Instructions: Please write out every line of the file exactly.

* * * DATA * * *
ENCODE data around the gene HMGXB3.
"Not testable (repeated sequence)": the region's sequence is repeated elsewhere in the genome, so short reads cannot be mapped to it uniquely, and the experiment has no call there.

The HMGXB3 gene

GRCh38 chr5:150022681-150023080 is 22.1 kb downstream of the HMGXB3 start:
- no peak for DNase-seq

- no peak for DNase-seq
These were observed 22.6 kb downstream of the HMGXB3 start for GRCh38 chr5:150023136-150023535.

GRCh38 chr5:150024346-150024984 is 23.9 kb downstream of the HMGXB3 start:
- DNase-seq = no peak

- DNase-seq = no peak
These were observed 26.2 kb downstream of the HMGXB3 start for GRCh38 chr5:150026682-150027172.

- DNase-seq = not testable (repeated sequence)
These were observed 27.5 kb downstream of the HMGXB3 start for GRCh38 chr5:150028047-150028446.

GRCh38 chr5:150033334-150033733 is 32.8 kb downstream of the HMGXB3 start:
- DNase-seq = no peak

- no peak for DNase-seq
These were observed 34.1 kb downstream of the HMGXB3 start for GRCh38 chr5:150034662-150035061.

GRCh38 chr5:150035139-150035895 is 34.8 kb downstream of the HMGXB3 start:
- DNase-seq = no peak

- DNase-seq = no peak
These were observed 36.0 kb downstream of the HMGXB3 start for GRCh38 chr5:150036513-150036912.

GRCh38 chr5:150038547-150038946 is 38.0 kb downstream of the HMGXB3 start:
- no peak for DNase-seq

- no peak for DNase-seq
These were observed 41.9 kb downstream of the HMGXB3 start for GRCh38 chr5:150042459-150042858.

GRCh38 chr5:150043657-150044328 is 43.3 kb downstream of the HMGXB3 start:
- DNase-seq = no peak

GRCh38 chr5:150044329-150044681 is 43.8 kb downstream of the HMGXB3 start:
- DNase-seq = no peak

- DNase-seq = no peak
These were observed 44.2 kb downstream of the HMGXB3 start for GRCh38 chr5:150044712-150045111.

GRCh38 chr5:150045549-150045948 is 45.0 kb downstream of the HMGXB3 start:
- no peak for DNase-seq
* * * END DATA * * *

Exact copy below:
ENCODE data around the gene HMGXB3.
"Not testable (repeated sequence)": the region's sequence is repeated elsewhere in the genome, so short reads cannot be mapped to it uniquely, and the experiment has no call there.

The HMGXB3 gene

GRCh38 chr5:150022681-150023080 is 22.1 kb downstream of the HMGXB3 start:
- no peak for DNase-seq

- no peak for DNase-seq
These were observed 22.6 kb downstream of the HMGXB3 start for GRCh38 chr5:150023136-150023535.

GRCh38 chr5:150024346-150024984 is 23.9 kb downstream of the HMGXB3 start:
- DNase-seq = no peak

- DNase-seq = no peak
These were observed 26.2 kb downstream of the HMGXB3 start for GRCh38 chr5:150026682-150027172.

- DNase-seq = not testable (repeated sequence)
These were observed 27.5 kb downstream of the HMGXB3 start for GRCh38 chr5:150028047-150028446.

GRCh38 chr5:150033334-150033733 is 32.8 kb downstream of the HMGXB3 start:
- DNase-seq = no peak

- no peak for DNase-seq
These were observed 34.1 kb downstream of the HMGXB3 start for GRCh38 chr5:150034662-150035061.

GRCh38 chr5:150035139-150035895 is 34.8 kb downstream of the HMGXB3 start:
- DNase-seq = no peak

- DNase-seq = no peak
These were observed 36.0 kb downstream of the HMGXB3 start for GRCh38 chr5:150036513-150036912.

GRCh38 chr5:150038547-150038946 is 38.0 kb downstream of the HMGXB3 start:
- no peak for DNase-seq

- no peak for DNase-seq
These were observed 41.9 kb downstream of the HMGXB3 start for GRCh38 chr5:150042459-150042858.

GRCh38 chr5:150043657-150044328 is 43.3 kb downstream of the HMGXB3 start:
- DNase-seq = no peak

GRCh38 chr5:150044329-150044681 is 43.8 kb downstream of the HMGXB3 start:
- DNase-seq = no peak

- DNase-seq = no peak
These were observed 44.2 kb downstream of the HMGXB3 start for GRCh38 chr5:150044712-150045111.

GRCh38 chr5:150045549-150045948 is 45.0 kb downstream of the HMGXB3 start:
- no peak for DNase-seq